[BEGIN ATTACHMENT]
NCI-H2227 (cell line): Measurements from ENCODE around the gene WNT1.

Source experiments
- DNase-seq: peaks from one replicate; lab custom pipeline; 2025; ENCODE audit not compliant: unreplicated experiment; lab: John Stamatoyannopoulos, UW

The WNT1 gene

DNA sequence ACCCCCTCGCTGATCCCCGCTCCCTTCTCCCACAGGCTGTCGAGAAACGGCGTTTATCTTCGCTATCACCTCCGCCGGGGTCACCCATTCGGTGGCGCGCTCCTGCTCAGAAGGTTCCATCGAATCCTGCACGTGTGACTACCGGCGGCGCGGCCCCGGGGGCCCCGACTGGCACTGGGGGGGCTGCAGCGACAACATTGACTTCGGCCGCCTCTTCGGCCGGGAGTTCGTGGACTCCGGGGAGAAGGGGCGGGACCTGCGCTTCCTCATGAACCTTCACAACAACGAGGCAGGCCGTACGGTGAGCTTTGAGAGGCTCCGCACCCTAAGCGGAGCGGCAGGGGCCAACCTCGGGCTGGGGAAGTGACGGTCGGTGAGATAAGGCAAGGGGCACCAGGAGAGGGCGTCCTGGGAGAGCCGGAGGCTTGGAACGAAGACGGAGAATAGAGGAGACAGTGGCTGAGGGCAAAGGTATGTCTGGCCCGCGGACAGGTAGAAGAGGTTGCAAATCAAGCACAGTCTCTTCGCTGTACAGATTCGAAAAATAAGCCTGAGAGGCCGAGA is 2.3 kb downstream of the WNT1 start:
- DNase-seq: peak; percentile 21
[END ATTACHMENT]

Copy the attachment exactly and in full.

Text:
NCI-H2227 (cell line): Measurements from ENCODE around the gene WNT1.

Source experiments
- DNase-seq: peaks from one replicate; lab custom pipeline; 2025; ENCODE audit not compliant: unreplicated experiment; lab: John Stamatoyannopoulos, UW

The WNT1 gene

DNA sequence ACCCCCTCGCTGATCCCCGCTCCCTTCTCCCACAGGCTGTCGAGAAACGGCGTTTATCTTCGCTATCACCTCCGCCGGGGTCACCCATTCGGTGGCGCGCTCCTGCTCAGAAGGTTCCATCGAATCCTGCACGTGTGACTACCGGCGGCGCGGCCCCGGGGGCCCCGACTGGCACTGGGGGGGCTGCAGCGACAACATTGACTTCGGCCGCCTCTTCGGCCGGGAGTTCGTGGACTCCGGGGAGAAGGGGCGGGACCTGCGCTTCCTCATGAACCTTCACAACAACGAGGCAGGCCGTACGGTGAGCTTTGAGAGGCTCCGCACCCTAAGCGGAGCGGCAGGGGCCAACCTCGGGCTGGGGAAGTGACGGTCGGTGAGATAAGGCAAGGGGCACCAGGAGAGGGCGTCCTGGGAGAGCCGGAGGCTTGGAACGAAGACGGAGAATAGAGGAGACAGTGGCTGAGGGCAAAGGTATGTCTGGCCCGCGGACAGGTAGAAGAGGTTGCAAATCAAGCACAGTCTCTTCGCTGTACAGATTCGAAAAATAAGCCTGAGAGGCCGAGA is 2.3 kb downstream of the WNT1 start:
- DNase-seq: peak; percentile 21